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GLENN POOL FIELD

As Oklahoma's first major oil play, Glenn Pool had an important role in the development of the oil industry of the state. It attracted the first major pipelines necessary to marketing Oklahoma petroleum and brought significant investment capital to the state. Moreover, it firmly established Tulsa as the foremost oil city in Oklahoma.

Bird's eye view of Glenn Pool Oilfield

Robert Galbreath, who had been involved in the Red Fork boom, began looking for other oil prospects in that same area in summer 1901. In July he located a likely location on the Ida E. Glenn farm, about twelve miles south of Tulsa and four miles southeast of Sapulpa, but delayed leasing until legal restrictions on Indian allotments had eased. He and Frank Chesley spudded in on the Ida E. Glenn Number One in autumn 1905. On November 22 the well was completed at a depth of 1,481 feet in the Glenn sand formation (later called the Bartlesville sand) for a production of seventy-five to eighty-five barrels per day. The well was drilled in the utmost secrecy in an effort to avoid the type of chaos that had followed the Red Fork discovery a few years earlier. Unfortunately, several oilmen were operating in the area at the same time, and their activity, coupled with federal government regulations requiring drilling on Indian allotments within ninety days of signing a lease, soon created the first gigantic oil boom in Oklahoma history.

By summer 1906 the field was formally named at a meeting held in Sapulpa. Meanwhile, fifty to one hundred wells being drilled simultaneously produced a massive production problem. Inadequate storage caused much of the oil to be held in large earthen pits that often overflowed to spill oil across the countryside. Due to this overproduction, oil from the early days seldom sold for more than forty cents per barrel and often went for as low as twenty-five cents at a time when production costs averaged thirty cents per barrel. The field grew from eighty acres to eight thousand acres during the first year and ultimately became roughly four miles long and two miles wide. Flush production between 1906 and 1908 ranged from eighteen to twenty million barrels per year before gas depletion, caused by massive venting, decreased the gas pressure. Therefore, the wells ceased flowing and had to be put on a pumping basis. With 43,520,000 barrels in 1907, the Glenn Pool's production propelled Oklahoma into the nation's leading oil producer, a distinction the state held until 1928. All this waste began to come under control in 1907 and 1908 as the Prairie Oil and Gas Company, the Gulf Oil Company, and the Texas Company all built large pipelines to the field to ship the production to market.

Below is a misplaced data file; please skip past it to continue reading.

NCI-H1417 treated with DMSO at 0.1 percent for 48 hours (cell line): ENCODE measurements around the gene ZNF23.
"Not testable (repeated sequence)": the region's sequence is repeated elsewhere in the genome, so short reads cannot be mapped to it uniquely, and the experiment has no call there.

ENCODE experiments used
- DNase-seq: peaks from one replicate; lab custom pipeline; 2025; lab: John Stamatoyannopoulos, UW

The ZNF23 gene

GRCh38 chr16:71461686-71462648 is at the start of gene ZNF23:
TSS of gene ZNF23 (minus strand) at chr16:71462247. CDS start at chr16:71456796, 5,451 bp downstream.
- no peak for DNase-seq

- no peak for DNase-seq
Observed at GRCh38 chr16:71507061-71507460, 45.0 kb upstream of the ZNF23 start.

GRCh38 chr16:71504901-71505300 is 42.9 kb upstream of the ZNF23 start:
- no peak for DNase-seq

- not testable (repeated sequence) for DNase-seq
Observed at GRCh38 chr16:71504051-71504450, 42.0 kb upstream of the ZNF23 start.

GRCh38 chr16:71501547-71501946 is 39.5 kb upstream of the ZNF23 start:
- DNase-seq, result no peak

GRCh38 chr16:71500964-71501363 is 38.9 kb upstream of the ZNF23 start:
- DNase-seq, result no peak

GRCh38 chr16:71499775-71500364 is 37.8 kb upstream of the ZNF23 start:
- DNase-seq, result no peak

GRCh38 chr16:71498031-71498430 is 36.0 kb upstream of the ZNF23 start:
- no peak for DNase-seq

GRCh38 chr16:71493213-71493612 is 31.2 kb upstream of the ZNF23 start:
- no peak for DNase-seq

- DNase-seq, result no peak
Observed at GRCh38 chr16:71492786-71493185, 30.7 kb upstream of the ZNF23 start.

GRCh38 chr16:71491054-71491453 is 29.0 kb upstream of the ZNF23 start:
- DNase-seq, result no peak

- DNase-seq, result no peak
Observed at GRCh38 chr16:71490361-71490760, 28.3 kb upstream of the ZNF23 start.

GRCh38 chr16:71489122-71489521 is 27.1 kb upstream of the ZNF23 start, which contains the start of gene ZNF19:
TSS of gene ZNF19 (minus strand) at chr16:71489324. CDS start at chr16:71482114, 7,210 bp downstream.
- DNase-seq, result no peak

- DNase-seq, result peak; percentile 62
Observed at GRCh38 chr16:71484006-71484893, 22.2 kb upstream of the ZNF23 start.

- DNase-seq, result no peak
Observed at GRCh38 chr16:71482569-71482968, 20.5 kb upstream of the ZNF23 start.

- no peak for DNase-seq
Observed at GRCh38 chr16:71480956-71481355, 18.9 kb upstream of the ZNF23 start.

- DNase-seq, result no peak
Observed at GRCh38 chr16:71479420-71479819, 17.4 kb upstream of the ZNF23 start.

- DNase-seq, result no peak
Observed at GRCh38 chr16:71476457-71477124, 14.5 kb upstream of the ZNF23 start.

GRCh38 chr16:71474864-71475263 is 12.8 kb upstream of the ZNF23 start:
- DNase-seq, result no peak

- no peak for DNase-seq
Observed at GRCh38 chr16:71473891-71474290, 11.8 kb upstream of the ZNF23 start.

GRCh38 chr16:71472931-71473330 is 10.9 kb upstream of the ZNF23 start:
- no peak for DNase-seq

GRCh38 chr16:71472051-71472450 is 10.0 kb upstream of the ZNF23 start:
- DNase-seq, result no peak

Glenn Oil Pool. Sapulpa, Ok. Appears In Background.

A number of prominent oil figures, including Harry Ford Sinclair, who later founded the Sinclair Oil and Refining Company, and J. Paul Getty of Getty Oil Company fame, received their initial start during the Glenn Pool boom. Oklahoma Natural Gas Company was founded and in 1907 built a pipeline from the Glenn Pool to provide gas service to Oklahoma City. Oklahoma's first major oil-boom towns developed in association with the field. Sapulpa almost immediately grew from fewer than a thousand souls to more than eight thousand. At the height of the boom more than thirty trains per day stopped there, and an interurban rail service offered immediate access to the field. Keifer, with its infamous Bowery section, had the field's worst reputation. The town was established during the boom as terminus to the Gulf pipeline and afterward went into a major decline until becoming a suburb to Tulsa in the 1980s. Mounds grew by leaps and bounds, and Jenks was founded in 1905 as terminus for the Texas Company pipeline. Glenpool, established in the fall of 1906, remained an active town for the rest of the century, but others such as Sabo, did not survive the boom. Taneha, later Bowden, existed from 1909 until 1957.

SEE ALSO: PETROLEUM.

BIBLIOGRAPHY: Kenny A. Franks, The Oklahoma Petroleum Industry (Norman: University of Oklahoma Press, 1980). Kenny A. Franks, The Rush Begins: A History of the Red Fork, Cleveland and Glenn Pool Oil Fields (Oklahoma City: Western Heritage Books, 1984). Bess Mills-Bullard, "Digest of Oil and Gas Fields," in Oil and Gas in Oklahoma, Oklahoma Geological Survey Bulletin 40, Vol. 1 (Norman: Oklahoma Geological Survey, 1928). Carl Coke Rister, Oil! Titan of the Southwest (Norman: University of Oklahoma Press, 1949).

Bobby D. Weaver

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